Some royal aides cried tears of sorrow when Meghan, the Duchess of Sussex stepped down from her role as a working royal in 2020, according to Omid Scobie’s bombshell new royal biography.
The book, Endgame, is published today and looks “inside” the royal family and the monarchy’s “fight for survival”. Its author Scobie, who co-authored the book Finding Freedom in 2020, has previously been dubbed the Duke and Duchess of Sussex’s “mouthpiece” for his sympathetic portrayal of the couple but has insisted that he is “not their friend”.
In extracts from the new book seen by The Standard, Scobie describes how “there was never a word uttered or overheard about ‘bullying’ or anything that resembled such behaviour” among staff working for the Sussexes at the time.
Omid Scobie (Luke Fontana)
“In fact, it wasn’t until Meghan’s final week in Britain as a working royal that I first caught wind of potential staff hostility on the horizon,” he continues.
Scobie describes a moment he watched “two team members wipe away tears as they bid farewell to the duchess”, but was later told by one of the couple’s aides, “‘Don’t write that the staff were sad to see her go… Not all of us are or want to be portrayed as such.'”
He claims that same aide “went on to help at least two journalists with stories about the couple, particularly Meghan”, “even though there were no definitive examples of the alleged bullying”.
Prince Harry and Meghan attend an event at the 2023 Invictus Games, in Duesseldorf, Germany (REUTERS)
This particular extract comes in reference to allegations of bullying made against Meghan by former royal staff in March 2021, just days before the US broadcast of her and Prince Harry’s two-hour “tell-all” interview with Oprah Winfrey.
According to allegations in reports at the time, the Duchess drove out two personal assistants and staff were “humiliated” on several occasions during her time as a working royal.
Buckingham Palace said in a statement at the time: “We are clearly very concerned about allegations in The Times following claims made by former staff of The Duke and Duchess of Sussex.
Harry and Meghan talk to Oprah Winfrey (Joe Pugliese/Harpo Productions/PA) (PA Media)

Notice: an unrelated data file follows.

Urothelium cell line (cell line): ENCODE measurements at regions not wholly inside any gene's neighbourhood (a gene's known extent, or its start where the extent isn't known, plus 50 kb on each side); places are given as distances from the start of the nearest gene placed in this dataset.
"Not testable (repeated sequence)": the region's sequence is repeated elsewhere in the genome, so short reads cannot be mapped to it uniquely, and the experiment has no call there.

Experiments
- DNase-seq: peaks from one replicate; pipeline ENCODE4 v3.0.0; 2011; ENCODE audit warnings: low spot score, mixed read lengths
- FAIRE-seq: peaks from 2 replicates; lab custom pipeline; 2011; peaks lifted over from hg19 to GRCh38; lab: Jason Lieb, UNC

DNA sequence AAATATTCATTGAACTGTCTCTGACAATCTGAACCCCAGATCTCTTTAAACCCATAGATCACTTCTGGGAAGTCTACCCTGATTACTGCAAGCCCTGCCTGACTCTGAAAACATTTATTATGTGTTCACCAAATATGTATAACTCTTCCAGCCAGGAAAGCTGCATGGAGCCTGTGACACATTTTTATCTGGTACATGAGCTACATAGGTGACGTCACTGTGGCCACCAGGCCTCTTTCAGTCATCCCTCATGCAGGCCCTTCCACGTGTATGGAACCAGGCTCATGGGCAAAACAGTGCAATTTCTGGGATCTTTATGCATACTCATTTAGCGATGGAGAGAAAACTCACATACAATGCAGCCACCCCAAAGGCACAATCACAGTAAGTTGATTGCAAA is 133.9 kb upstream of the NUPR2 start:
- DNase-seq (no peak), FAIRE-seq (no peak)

“Accordingly our HR team will look into the circumstances outlined in the article. Members of staff involved at the time, including those who have left the Household, will be invited to participate to see if lessons can be learned.
“The Royal Household has had a Dignity at Work policy in place for a number of years and does not and will not tolerate bullying or harassment in the workplace.”
Reports at the time uncovered a complaint that was made against Meghan by the Sussexes’ former communications secretary Jason Knauf in October 2018. Knauf reportedly suggested that Meghan made unreasonable demands that led to the departure of two personal assistants and the undermining of a third during her two-year period as a working member of the royal family.
Jason Knauf, former communications secretary to the Duke and Duchess of Sussex, gave evidence in a witness statement (PA) (PA Archive)
The claims were not pursued and the following month Knauf handed in his notice. A spokesman for the Sussexes dismissed all the bullying claims out of hand at the time and lawyers acting for them said they were based on misleading and harmful information dating back several years and deliberately leaked ahead of the interview.
Scobie’s claim that some staff were sad to hear of Meghan’s departure is the first time he has spoken out on the bullying allegations. His new book also claims that the King is jealous of William’s position and resented Harry’s popularity with the media; that William “prioritised his loyalty to the monarchy” over loyalty to his brother Harry; and that the Princess of Wales and Meghan were encouraged to dress like Princess Diana so that some of her shine would “rub off on them”.
Buckingham Palace and Kensington Palace declined to comment on the book on Monday.
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